A video explaining the formation and interpretation of The Construction Contract
When a construction contract, like every other contract, is unambiguous, the parties’ intent may be determined from the contract alone, and it is the duty of the court—not the jury—to state its meaning. [Peterson v. Continental Boiler Works, Inc., 783 S.W.2d 896, 901 (Mo. banc 1990).]
ction contracts are governed by the same rules as all other contracts. When a court is called upon to interpret a construction contract its terms are given their ordinary and generally accepted meaning with the court working to give effect to the intent of the parties to the contract unless the contract itself gives special meaning to the contract.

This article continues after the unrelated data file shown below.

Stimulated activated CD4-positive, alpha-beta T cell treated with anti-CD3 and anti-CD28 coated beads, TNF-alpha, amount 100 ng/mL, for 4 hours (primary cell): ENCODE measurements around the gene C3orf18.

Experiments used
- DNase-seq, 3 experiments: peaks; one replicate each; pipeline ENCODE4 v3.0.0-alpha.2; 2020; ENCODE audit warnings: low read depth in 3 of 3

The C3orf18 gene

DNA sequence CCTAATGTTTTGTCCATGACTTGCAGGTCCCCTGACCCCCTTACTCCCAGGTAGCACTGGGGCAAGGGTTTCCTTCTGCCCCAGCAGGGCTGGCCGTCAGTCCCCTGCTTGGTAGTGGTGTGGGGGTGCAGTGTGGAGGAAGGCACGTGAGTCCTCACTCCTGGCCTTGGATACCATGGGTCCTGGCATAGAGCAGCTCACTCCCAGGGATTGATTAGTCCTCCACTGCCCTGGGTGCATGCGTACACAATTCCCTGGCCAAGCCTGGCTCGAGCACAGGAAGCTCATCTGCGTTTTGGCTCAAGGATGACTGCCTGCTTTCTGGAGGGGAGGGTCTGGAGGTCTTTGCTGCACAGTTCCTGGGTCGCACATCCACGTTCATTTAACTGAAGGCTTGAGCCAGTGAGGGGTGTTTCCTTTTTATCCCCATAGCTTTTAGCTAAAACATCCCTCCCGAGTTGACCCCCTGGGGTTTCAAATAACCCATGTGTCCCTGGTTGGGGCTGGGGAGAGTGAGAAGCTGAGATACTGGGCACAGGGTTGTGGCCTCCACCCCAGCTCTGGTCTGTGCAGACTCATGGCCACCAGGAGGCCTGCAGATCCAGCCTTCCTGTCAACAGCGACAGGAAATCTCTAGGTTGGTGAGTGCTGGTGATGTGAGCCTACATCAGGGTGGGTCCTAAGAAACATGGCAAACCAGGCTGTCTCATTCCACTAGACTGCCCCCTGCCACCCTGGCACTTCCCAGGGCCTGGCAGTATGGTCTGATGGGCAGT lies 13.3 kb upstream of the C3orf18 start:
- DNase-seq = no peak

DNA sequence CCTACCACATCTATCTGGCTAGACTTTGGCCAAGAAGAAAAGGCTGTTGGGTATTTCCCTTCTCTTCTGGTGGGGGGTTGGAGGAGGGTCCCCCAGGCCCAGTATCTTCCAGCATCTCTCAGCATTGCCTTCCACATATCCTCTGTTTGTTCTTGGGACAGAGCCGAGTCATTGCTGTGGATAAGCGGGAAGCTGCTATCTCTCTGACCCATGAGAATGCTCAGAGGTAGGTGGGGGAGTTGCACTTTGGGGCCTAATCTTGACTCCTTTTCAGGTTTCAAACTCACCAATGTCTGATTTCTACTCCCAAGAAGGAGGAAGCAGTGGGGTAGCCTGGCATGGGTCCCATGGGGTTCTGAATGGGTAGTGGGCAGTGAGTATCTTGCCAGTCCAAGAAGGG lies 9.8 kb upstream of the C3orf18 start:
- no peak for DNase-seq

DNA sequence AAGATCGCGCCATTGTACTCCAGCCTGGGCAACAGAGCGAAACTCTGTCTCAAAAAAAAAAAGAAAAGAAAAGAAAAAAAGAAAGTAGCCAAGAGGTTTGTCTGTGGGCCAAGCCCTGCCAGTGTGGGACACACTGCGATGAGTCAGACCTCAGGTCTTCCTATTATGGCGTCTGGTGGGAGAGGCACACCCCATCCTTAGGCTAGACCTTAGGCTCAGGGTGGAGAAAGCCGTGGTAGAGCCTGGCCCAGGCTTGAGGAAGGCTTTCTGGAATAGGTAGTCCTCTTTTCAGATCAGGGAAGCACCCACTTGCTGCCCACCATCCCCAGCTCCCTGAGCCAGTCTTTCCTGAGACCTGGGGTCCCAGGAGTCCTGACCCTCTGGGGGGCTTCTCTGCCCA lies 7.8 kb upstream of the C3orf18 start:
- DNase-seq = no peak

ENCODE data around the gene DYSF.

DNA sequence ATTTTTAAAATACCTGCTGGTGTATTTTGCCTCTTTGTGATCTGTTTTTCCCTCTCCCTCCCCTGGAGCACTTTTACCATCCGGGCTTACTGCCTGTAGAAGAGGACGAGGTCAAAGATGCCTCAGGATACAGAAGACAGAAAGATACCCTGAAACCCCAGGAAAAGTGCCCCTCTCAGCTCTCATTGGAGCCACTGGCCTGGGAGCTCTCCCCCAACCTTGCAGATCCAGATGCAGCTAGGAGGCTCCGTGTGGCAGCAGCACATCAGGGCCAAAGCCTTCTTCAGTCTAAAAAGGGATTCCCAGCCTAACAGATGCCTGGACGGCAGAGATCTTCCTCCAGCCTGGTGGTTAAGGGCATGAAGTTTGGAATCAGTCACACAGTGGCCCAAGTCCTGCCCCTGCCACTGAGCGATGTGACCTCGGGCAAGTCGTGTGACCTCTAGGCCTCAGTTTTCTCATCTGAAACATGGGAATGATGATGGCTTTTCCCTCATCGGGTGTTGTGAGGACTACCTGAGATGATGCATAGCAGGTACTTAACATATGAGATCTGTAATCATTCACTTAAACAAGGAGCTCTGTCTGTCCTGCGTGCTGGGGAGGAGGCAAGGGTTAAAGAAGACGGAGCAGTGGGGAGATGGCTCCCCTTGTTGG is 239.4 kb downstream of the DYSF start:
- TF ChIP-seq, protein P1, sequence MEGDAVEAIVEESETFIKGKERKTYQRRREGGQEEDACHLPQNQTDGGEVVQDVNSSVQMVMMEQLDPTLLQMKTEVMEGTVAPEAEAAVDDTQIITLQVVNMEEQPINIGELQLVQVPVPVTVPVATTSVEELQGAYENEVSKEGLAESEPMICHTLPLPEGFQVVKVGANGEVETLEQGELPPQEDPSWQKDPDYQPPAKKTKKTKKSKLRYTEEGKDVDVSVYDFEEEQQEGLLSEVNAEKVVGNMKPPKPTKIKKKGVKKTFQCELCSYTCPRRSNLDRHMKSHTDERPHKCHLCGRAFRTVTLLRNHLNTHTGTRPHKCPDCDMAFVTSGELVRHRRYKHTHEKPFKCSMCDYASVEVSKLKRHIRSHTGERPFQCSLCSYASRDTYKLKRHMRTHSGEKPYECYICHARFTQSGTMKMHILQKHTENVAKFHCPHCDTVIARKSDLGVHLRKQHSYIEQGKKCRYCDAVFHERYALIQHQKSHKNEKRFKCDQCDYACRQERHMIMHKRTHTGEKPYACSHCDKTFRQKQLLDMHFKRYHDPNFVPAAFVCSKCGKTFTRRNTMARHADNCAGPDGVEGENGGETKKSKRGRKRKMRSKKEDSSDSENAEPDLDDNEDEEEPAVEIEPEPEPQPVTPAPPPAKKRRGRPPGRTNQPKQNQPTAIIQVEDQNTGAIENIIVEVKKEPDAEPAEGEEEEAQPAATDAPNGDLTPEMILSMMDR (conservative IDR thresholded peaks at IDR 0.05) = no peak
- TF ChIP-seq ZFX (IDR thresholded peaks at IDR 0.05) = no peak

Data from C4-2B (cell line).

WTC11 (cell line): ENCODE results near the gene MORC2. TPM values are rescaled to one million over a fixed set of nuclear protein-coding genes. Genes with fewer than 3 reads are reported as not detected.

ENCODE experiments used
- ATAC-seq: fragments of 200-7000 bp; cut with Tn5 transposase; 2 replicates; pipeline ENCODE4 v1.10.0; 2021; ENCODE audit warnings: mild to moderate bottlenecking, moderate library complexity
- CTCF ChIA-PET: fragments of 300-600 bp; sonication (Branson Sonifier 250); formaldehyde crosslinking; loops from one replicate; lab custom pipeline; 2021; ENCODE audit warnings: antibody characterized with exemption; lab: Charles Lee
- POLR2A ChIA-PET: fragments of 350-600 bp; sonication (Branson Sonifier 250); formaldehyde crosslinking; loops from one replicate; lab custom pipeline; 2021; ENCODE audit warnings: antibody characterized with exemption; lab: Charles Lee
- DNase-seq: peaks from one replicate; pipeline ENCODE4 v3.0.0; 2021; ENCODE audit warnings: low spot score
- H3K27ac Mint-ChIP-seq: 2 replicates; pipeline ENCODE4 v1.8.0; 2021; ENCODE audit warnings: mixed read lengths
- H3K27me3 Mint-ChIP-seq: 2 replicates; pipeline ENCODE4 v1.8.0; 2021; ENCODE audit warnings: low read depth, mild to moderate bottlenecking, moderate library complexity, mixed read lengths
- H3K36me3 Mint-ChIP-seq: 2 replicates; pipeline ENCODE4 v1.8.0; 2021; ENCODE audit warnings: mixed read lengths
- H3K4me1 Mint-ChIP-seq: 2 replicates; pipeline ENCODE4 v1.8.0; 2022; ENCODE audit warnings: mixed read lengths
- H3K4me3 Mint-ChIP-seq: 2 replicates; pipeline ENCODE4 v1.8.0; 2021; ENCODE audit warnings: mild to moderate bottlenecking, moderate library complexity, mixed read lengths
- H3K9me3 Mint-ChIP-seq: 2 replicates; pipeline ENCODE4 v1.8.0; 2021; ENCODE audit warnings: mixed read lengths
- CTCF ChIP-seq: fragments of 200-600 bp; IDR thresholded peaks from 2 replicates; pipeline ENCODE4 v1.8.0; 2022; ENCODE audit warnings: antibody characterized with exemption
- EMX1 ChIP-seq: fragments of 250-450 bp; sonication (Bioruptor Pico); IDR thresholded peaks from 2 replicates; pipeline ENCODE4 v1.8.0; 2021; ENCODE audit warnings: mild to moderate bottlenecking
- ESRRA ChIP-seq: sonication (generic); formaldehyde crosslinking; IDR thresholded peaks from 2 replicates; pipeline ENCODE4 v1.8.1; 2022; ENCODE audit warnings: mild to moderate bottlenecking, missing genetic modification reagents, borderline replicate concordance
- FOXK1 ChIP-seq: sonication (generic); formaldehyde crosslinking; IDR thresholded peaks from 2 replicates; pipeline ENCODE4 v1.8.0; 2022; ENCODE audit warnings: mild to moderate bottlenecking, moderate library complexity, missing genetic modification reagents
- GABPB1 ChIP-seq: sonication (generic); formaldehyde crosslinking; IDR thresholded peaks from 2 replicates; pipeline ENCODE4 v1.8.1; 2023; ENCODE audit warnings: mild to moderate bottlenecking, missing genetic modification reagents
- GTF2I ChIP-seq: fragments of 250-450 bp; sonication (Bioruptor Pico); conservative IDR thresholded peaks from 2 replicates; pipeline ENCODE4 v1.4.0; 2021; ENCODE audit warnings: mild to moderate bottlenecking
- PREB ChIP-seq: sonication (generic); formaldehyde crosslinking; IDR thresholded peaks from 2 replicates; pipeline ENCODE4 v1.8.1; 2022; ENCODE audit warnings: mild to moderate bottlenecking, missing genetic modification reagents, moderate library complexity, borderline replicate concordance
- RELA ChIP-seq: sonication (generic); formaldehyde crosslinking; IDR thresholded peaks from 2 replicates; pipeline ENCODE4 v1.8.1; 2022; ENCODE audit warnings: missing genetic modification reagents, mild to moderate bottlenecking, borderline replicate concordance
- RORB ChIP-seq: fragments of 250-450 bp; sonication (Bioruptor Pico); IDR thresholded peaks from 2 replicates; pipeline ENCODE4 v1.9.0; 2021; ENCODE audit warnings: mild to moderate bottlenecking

A construction contract should always be written. It should, like all other contracts, set forth in detail the duties and obligations of the parties to the contract. It should communicate the scope of work to be rendered and the extent to which each party is involved in the differing aspects of the project.
Contracts serve as means of documenting the services and assets to be exchanged during the course of a project. The contract is important not only to finalize the deal in the minds of the parties to the construction project, but also to help define the performance of the work and may even determine who bears the tax burden.
A basic construction contract is negotiated by the parties and will be interpreted following the normal rules of contract interpretation.